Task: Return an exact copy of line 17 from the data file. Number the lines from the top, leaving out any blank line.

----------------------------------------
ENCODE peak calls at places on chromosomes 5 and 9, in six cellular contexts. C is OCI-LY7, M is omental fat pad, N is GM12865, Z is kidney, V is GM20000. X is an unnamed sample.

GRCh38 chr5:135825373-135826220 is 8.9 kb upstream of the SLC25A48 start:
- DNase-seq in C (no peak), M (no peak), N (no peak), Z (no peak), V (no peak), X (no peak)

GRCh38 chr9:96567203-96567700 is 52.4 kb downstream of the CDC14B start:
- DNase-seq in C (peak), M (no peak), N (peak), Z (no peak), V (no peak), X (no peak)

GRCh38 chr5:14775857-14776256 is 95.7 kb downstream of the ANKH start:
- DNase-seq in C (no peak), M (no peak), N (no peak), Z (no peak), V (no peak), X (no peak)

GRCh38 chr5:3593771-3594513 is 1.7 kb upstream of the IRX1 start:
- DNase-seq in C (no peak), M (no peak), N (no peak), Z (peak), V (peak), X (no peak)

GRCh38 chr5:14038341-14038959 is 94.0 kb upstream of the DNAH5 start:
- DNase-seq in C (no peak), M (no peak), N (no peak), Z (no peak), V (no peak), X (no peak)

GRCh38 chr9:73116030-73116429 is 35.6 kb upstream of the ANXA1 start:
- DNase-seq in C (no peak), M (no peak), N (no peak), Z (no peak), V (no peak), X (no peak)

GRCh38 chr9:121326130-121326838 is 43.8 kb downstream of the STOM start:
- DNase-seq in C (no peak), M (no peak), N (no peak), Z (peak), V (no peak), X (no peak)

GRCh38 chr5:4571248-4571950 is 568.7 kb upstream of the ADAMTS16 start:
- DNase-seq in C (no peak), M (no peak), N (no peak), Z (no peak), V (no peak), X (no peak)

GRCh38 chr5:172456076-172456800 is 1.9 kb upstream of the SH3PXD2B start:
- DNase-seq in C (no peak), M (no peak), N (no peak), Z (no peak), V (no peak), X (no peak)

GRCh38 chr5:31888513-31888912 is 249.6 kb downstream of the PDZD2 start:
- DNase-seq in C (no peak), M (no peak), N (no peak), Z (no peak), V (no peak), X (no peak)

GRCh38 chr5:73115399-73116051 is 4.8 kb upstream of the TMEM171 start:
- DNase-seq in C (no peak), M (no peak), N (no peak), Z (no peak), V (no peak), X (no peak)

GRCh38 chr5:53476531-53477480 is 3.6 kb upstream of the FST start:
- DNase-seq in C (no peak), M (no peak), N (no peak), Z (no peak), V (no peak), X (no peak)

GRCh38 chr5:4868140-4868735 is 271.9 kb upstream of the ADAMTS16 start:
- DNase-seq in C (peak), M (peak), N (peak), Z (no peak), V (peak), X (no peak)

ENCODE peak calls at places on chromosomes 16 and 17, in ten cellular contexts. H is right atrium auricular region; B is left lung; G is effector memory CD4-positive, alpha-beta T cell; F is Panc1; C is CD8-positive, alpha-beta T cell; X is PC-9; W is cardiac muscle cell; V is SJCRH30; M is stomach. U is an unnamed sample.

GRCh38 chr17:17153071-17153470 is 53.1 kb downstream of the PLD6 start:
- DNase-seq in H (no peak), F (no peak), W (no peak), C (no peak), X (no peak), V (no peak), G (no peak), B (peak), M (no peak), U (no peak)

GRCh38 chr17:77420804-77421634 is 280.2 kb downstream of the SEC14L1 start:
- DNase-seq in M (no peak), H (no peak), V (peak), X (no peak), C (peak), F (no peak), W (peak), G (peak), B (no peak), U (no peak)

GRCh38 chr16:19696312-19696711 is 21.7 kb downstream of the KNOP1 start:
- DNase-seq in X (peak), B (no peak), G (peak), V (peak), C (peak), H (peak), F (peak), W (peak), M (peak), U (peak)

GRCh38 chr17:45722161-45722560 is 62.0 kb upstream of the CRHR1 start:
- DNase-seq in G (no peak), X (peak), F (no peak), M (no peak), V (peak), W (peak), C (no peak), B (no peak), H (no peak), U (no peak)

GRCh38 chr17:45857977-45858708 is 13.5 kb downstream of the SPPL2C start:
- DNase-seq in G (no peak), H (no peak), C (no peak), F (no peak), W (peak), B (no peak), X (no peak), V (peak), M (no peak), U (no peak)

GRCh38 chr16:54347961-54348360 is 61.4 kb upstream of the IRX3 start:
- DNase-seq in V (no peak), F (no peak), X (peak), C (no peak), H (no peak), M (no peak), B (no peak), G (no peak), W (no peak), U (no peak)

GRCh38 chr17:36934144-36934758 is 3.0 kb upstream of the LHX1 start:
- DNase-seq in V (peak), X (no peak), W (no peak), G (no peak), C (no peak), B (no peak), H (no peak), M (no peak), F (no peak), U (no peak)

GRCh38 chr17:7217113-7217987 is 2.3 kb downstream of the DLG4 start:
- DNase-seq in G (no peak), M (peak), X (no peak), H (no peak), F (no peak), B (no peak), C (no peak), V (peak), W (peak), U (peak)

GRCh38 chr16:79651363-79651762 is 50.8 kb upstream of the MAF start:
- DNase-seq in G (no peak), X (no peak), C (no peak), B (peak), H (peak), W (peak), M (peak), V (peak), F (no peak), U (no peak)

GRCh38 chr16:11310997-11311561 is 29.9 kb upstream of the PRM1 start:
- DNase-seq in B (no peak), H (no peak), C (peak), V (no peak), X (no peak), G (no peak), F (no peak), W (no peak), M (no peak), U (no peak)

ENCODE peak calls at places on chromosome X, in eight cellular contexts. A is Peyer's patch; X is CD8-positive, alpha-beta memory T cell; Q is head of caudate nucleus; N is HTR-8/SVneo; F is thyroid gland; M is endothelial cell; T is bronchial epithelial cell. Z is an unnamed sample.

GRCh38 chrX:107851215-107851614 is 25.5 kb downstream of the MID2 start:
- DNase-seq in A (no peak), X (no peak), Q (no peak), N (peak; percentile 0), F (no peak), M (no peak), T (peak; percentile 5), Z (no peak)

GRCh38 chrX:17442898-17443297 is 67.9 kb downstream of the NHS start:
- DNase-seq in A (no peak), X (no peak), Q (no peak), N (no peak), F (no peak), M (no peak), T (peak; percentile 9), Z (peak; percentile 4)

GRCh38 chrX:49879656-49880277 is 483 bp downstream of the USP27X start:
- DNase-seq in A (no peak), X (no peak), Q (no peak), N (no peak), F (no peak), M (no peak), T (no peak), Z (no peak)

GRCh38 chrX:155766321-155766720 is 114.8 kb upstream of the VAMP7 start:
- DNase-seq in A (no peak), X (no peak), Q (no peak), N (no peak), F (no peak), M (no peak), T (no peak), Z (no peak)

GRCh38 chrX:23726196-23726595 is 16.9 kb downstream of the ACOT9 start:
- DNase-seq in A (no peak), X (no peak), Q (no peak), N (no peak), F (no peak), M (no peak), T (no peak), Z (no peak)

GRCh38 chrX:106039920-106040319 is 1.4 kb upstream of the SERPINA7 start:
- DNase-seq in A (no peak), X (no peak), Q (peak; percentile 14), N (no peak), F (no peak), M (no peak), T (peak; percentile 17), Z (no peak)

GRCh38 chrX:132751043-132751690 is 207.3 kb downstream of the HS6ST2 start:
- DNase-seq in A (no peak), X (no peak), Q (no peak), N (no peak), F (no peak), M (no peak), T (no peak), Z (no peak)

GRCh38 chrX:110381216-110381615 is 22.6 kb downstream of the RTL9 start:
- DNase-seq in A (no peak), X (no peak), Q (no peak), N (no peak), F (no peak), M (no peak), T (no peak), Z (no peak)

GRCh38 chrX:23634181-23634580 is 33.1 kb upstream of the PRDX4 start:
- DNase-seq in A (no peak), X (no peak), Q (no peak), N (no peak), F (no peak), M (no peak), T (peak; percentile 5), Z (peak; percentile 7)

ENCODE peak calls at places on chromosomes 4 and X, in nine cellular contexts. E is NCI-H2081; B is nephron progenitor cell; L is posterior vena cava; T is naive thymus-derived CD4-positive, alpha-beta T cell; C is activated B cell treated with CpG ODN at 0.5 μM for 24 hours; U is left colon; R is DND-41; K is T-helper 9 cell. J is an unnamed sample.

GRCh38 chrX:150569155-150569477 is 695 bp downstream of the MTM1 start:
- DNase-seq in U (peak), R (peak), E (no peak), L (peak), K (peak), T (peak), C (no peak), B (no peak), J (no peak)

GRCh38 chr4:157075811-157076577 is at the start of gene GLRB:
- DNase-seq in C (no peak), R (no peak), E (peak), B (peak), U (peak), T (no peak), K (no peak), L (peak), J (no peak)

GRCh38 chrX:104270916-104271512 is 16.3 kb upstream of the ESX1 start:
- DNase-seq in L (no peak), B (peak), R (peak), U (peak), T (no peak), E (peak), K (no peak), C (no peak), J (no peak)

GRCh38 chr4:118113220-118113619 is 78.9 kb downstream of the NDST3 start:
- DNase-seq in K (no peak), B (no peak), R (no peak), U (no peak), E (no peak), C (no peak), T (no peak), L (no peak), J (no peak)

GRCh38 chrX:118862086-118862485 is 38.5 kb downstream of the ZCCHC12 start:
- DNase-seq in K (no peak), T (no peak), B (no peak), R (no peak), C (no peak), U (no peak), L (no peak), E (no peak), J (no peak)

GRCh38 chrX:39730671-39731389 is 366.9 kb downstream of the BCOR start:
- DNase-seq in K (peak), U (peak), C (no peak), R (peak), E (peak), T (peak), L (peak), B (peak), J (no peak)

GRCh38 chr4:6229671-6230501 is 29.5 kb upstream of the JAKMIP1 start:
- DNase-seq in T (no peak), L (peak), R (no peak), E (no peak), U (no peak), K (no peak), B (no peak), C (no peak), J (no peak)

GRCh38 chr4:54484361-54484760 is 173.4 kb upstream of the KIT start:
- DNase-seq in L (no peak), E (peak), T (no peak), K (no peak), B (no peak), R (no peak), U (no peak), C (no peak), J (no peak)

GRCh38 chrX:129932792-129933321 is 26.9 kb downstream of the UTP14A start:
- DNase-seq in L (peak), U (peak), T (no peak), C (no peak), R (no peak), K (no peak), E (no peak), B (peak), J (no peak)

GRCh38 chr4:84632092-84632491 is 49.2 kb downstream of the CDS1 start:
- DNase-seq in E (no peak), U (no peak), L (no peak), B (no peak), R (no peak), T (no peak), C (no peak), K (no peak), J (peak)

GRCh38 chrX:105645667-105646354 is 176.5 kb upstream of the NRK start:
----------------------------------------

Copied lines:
- DNase-seq in C (no peak), M (no peak), N (no peak), Z (no peak), V (no peak), X (no peak)